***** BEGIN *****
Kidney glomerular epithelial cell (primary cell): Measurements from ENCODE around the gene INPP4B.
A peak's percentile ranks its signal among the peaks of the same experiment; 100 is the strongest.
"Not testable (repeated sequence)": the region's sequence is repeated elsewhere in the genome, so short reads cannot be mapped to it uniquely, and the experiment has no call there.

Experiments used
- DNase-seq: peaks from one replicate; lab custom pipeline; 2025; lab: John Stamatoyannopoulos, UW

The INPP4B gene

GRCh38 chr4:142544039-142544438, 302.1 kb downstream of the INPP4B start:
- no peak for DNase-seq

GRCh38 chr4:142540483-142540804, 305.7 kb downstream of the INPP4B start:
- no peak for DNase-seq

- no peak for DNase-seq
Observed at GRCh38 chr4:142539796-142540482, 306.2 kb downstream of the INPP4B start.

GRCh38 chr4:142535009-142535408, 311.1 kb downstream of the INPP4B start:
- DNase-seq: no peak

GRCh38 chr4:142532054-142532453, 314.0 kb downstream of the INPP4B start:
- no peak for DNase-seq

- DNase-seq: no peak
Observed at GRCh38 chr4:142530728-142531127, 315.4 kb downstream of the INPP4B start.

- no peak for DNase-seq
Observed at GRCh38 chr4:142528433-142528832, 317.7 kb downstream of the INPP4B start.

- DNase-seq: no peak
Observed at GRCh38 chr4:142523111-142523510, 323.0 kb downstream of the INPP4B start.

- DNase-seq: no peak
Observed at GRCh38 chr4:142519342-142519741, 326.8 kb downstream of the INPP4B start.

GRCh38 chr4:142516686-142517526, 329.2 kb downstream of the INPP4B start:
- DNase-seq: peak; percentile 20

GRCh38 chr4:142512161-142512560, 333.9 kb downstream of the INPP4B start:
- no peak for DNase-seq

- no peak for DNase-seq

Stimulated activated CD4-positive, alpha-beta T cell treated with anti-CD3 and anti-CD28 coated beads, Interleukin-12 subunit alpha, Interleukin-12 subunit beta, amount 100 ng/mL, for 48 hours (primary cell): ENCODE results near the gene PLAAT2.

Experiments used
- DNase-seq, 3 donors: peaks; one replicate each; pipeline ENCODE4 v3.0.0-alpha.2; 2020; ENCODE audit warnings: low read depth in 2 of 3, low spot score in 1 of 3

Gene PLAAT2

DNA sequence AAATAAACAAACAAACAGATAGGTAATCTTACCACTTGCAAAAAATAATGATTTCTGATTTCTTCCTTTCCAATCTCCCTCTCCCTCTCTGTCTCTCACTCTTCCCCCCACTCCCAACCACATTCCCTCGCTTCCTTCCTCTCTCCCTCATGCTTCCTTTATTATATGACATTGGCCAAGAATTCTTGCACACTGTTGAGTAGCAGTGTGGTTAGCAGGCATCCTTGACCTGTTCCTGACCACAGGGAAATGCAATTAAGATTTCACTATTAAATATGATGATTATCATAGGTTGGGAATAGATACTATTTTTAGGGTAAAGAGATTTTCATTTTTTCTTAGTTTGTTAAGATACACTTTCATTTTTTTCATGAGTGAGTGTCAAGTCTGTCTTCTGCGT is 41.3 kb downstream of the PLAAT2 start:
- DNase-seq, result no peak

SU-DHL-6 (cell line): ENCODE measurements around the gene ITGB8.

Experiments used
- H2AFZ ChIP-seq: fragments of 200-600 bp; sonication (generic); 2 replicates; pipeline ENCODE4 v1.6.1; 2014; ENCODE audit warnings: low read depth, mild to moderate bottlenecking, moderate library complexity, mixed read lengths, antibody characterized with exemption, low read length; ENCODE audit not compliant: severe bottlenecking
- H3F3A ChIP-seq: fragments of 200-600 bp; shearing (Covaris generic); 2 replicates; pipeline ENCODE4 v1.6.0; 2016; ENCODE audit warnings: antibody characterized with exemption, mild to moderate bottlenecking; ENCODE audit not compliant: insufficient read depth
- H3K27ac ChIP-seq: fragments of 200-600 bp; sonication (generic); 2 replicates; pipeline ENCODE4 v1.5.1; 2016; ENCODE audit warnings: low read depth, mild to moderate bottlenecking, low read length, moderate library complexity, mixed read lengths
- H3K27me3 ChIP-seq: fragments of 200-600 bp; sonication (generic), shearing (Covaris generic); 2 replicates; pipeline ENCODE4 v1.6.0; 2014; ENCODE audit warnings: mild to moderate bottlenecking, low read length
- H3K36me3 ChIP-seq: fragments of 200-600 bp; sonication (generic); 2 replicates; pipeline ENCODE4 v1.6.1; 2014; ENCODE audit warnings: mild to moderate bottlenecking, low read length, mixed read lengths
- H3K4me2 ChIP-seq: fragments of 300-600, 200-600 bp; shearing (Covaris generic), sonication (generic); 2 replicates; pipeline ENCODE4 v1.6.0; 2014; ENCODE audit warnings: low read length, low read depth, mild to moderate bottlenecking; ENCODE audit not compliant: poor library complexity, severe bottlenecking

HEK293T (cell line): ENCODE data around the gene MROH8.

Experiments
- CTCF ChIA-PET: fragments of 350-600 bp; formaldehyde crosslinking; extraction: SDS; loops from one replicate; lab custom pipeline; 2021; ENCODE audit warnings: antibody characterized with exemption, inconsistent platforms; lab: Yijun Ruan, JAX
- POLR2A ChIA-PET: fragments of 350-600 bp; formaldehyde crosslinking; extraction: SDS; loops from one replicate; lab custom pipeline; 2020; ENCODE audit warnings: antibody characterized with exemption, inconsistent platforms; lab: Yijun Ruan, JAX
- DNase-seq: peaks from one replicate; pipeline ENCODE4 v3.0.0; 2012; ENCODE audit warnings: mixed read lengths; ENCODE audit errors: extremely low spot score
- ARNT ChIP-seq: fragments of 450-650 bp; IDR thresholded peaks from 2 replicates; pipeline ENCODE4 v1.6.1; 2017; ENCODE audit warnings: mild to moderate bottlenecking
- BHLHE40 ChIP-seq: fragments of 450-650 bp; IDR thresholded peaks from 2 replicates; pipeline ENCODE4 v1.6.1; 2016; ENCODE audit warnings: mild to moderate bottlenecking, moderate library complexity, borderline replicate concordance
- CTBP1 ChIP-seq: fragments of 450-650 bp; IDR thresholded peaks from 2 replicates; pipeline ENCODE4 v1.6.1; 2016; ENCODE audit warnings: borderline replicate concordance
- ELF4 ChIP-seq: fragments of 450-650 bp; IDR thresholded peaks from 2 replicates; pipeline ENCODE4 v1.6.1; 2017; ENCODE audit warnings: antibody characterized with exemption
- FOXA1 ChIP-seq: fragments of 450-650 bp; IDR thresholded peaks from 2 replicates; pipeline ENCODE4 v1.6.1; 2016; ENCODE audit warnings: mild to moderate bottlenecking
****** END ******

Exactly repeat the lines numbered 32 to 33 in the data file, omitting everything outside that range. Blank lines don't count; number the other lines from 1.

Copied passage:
- DNase-seq, 3 donors: peaks; one replicate each; pipeline ENCODE4 v3.0.0-alpha.2; 2020; ENCODE audit warnings: low read depth in 2 of 3, low spot score in 1 of 3

Gene PLAAT2